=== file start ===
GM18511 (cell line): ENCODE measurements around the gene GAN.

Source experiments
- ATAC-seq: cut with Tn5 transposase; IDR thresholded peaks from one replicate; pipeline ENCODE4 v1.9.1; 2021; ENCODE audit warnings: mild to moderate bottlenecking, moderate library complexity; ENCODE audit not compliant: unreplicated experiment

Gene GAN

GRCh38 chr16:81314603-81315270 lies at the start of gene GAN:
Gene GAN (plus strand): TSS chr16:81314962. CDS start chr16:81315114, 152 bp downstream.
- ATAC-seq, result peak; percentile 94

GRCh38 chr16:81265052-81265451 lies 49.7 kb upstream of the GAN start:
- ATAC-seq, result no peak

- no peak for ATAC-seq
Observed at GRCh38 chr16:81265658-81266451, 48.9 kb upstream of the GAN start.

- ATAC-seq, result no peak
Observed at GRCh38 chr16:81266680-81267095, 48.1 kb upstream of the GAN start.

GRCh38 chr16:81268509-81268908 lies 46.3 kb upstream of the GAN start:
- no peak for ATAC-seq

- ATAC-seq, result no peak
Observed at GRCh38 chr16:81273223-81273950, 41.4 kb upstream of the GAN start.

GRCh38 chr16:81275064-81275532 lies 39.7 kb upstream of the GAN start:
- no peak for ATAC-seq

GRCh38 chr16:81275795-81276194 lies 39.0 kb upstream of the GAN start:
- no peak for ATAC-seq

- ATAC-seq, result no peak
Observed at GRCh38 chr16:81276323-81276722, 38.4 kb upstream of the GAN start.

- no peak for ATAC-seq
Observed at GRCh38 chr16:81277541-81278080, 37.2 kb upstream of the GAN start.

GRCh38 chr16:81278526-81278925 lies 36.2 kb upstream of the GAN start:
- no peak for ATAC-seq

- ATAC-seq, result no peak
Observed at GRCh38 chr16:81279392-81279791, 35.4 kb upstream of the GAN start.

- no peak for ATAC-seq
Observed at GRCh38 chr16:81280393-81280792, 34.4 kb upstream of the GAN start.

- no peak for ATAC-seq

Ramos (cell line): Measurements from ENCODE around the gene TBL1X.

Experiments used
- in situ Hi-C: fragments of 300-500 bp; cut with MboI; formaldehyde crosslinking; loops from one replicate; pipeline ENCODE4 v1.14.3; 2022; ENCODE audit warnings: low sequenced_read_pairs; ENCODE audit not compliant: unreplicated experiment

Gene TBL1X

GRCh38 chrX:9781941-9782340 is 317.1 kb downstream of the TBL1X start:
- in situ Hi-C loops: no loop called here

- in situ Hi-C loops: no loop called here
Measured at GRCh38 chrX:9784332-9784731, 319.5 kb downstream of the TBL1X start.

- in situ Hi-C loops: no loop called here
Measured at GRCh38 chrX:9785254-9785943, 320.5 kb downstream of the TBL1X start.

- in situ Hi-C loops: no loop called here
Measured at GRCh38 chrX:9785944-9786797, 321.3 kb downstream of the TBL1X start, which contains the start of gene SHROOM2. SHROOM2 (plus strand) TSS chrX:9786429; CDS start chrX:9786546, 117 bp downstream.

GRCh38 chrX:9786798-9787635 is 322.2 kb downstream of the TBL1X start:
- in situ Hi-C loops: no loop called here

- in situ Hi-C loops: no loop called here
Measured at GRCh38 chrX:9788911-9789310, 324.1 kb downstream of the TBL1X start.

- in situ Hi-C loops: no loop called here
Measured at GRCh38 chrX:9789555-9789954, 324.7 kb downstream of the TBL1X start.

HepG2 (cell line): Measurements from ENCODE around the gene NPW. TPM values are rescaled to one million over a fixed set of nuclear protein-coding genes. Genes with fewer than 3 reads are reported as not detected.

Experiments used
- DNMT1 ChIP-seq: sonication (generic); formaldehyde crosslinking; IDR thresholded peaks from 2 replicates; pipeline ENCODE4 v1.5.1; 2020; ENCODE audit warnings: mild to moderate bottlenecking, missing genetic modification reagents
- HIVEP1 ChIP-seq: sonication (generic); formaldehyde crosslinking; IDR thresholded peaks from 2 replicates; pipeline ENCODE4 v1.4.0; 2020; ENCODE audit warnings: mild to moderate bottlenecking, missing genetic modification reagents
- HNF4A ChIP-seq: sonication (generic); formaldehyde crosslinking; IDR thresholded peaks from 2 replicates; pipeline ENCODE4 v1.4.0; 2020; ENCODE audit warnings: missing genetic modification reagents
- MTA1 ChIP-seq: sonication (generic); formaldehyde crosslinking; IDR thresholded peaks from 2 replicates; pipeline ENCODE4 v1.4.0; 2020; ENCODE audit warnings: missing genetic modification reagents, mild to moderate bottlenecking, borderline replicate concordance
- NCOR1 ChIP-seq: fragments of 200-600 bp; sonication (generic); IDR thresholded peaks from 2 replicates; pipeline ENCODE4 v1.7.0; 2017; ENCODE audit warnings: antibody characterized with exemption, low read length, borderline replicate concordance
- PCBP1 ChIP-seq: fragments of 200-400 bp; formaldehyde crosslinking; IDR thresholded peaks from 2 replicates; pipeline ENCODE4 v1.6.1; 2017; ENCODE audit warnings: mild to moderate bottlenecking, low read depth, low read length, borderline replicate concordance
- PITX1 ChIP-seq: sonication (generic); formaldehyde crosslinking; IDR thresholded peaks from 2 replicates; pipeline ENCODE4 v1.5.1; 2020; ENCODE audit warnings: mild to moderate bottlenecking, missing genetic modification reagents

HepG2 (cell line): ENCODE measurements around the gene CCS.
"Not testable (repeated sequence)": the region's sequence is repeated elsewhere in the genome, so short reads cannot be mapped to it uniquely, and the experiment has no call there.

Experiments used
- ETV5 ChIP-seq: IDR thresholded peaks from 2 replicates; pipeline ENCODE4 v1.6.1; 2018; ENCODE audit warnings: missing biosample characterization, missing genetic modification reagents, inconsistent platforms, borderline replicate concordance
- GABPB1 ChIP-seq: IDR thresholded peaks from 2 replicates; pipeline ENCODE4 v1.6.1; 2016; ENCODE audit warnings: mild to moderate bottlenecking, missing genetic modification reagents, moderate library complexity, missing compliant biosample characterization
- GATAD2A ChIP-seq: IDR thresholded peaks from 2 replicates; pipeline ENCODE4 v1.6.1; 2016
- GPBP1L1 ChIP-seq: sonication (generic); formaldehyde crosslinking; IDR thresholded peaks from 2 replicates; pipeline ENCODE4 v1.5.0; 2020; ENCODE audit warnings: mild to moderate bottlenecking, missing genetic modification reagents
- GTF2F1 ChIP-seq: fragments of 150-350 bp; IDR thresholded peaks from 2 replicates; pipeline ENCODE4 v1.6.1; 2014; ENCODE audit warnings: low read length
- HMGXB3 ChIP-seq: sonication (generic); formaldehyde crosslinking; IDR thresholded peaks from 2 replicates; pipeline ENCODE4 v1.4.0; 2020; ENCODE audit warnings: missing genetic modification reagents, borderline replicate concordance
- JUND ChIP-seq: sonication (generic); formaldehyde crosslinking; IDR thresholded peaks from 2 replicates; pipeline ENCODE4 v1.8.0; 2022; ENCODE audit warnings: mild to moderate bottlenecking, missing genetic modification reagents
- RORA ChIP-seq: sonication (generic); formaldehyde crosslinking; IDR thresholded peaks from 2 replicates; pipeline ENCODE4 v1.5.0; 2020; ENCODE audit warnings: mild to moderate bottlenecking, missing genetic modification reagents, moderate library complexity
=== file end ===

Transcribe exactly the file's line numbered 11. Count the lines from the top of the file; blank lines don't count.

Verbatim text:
Observed at GRCh38 chr16:81265658-81266451, 48.9 kb upstream of the GAN start.